The treaty was approved by the UN General Assembly in 2017. It got its 50th ratification on October 24, triggering a 90-day period before its entry into force on January 22, 2021.
“Today marks a turning point in humanity's endeavour to rid the world of nuclear weapons,” International Relations and Cooperation Minister Dr Naledi Pandor said in a statement.
“It is the culmination of that very first UN General Assembly resolution in 1946 which sought to deal with the elimination of nuclear weapons and other weapons adaptable to mass destruction.
“It cannot be over emphasised that the TPNW is not the final word on nuclear weapons, but a critical step in the evolution of the regime that would be required to achieve and eventually maintain a world without nuclear weapons,” Pandor said.
South Africa is of the view that the TPNW represents one of the most important developments in the area of nuclear disarmament since 1945.
“The TPNW not only complements Nuclear Non-Proliferation Treaty (NPT) but strengthens the NPT as the TPNW represents the highest non-proliferation standard that any State can commit to.
“It also provides the opportunity for those States that are not located in nuclear-weapon-free zones to join an instrument that expresses their total opposition to nuclear weapons,” Pandor said.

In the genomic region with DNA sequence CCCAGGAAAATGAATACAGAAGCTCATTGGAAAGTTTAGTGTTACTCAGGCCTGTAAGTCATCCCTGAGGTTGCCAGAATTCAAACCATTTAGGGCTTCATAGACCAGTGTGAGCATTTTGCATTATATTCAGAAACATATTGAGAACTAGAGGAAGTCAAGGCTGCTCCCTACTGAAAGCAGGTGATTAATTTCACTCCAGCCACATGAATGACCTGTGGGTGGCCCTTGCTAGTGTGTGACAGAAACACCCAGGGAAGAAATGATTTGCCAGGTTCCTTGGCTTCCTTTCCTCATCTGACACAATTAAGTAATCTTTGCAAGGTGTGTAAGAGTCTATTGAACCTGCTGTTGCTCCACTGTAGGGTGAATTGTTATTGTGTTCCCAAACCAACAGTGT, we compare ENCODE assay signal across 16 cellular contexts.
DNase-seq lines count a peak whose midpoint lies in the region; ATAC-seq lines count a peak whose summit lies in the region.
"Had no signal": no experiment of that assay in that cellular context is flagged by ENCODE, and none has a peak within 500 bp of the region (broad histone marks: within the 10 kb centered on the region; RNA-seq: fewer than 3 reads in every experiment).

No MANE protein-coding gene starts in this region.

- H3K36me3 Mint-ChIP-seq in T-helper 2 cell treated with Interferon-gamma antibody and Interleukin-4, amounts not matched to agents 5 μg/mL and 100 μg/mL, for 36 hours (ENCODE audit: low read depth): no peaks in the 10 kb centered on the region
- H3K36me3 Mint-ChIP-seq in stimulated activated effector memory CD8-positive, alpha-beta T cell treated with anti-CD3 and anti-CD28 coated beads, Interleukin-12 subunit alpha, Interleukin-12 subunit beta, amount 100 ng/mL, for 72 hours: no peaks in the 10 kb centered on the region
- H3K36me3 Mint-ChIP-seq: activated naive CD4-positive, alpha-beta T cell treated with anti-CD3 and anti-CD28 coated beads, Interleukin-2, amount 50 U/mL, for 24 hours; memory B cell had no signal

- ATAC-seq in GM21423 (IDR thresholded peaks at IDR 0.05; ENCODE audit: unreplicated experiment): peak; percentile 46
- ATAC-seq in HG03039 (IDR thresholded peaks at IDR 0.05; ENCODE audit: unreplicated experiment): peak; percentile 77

“Let me take this opportunity to renew South Africa's commitment to the total elimination of nuclear weapons as the only guarantee that nuclear weapons will never be used again by anyone under any circumstances,” Pandor said, remembering about former President Nelson Mandela having committed to denuclearisation of South Africa.
“The denuclearisation of South Africa is symbiotically linked to our democratisation,” Pandor said.
“We must ask the question, which might sound naive to those who have elaborated sophisticated arguments to justify their refusal to eliminate these terrible and terrifying weapons of mass destruction – why do they need them anyway?” Mandela had told the UN in his last address to the body.